A variety of hashing algorithms are used throughout the Bitcoin Cash protocol. This specification does not explain what hashes are, nor the details of the specific hashing algorithms used, as that is covered well elsewhere. Instead, this page will focus on which hashing algorithms are used, where they are used, and why they are used there.
SHA-256 is widely used throughout the Bitcoin Cash protocol to identify blocks and transactions along with a variety of purposes in transaction scripts. The most notable uses of SHA-256 are:
- Block Hashing (Double SHA-256)
- A SHA-256 hash is taken of the block header. The output hash is then hashed again with SHA-256. This resultant hash is referred to simply as the block hash and is used as a unique identifier for the block.
- This double hash removes the possibility of a length extension attack which a single SHA-256 is vulnerable to. While this is generally not a problem for Bitcoin Cash since the pre-image (the actual data of the block) is available, it trades a minor amount of inefficiency for confidence that this property of SHA-256 cannot be exploited.
- Double SHA-256 has its own Bitcoin Script operation for ease-of-use, OP_HASH256
- Transaction Hashing (Double SHA-256)
- Transactions are also hashed using a double application of SHA-256. This is referred to as the transaction hash and is used to uniquely identify the transaction. (NOTE: Historical transaction hashes are not universally unique, there are two sets of two identical coinbase transactions (and thus identical hashes). Since BIP-34, the block height is now required to be in the coinbase transaction, which drastically reduces the possibility of duplicate transaction hashes in the future.)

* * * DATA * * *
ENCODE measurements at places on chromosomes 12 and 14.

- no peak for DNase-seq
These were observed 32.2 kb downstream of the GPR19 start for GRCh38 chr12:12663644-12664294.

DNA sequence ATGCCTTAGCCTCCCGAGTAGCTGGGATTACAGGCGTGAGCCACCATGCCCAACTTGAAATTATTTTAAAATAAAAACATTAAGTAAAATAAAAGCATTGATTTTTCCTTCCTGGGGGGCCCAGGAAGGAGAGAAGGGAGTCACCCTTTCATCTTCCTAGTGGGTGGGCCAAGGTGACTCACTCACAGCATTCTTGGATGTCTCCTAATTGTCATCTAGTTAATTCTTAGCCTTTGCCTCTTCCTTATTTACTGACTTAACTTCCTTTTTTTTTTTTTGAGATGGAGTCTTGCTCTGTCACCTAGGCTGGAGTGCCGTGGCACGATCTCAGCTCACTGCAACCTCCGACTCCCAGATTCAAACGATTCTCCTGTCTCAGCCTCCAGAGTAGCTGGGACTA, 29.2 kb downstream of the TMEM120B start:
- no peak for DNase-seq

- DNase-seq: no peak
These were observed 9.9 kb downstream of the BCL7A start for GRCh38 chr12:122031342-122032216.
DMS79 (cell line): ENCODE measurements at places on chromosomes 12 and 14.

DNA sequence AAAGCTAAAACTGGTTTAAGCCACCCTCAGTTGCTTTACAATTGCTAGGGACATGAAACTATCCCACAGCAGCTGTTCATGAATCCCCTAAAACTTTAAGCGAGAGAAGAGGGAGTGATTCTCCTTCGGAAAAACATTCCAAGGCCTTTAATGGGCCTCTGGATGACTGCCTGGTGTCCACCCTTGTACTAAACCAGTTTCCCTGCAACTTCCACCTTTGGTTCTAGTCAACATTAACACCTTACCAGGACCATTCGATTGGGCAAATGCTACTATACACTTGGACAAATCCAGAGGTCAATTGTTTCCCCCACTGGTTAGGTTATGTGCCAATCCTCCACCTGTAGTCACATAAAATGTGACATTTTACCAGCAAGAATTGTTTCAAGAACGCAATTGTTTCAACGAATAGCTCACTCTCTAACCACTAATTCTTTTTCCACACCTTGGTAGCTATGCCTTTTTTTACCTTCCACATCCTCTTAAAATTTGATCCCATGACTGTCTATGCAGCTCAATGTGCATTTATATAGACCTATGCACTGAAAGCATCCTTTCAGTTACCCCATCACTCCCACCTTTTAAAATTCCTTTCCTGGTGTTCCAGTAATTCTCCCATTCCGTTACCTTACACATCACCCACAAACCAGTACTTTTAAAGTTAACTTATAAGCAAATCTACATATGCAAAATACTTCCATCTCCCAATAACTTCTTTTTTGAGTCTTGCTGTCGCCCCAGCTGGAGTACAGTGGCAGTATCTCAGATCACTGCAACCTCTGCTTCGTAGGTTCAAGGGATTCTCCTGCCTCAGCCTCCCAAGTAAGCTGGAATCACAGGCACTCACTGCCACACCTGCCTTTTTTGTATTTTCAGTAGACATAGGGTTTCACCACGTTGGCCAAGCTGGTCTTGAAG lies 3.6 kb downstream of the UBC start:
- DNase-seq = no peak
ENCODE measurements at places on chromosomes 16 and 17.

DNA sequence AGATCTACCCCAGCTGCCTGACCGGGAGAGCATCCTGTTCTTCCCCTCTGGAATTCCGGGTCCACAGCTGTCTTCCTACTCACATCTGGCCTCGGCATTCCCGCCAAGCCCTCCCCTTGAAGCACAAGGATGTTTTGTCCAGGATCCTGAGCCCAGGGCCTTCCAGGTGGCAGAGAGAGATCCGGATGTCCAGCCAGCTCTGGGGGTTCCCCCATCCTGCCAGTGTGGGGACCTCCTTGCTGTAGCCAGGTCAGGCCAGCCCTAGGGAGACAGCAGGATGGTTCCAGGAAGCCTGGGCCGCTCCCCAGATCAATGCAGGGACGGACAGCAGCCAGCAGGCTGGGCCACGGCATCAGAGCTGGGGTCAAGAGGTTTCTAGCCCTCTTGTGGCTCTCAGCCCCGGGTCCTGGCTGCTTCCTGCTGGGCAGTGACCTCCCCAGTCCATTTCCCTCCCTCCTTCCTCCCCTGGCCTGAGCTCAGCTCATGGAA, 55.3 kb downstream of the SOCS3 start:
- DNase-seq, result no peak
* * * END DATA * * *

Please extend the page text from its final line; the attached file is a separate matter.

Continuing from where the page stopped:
- The two cases where this occurred are the following transactions which each appear in two blocks:
In contrast to many other protocols, Bitcoin Cash sometimes treats block and transaction hashes as a number, for example when comparing with block difficulty during block validation or mining. In these situations, the output byte array of the hashing algorithm is interpreted as a 256 bit number in little-endian format, particularly when transmitted over the network. This is the opposite of standard protocol design, so it may be simpler to think of hashes as byte arrays that occasionally are turned into little-endian numbers, than as numbers with a lot of display/encoding caveats.
RIPEMD-160 is used in Bitcoin Cash scripts to create short, quasi-anonymous representations of payees for transactions.
Since its brevity is also a potential liability for the anonymity it provides (since shorter hashes generally provide less collision-resistance), it is used in conjunction with SHA-256 when generating an address from a public key.
(public key) -> SHA-256 -> RIPEMD-160 -> (address).
This SHA-256 then RIPEMD-160 process has its own operation for ease-of-use, OP_HASH160.
MurmurHash is used in Bitcoin to support Bloom filters.
The specific version used is the MurmurHash version 3 (32-bit), with the first hash initialized to
(numberOfHashesRequired * 0xFBA4C795L + nonce) where
nonce is a randomly chosen 32-bit unsigned integer.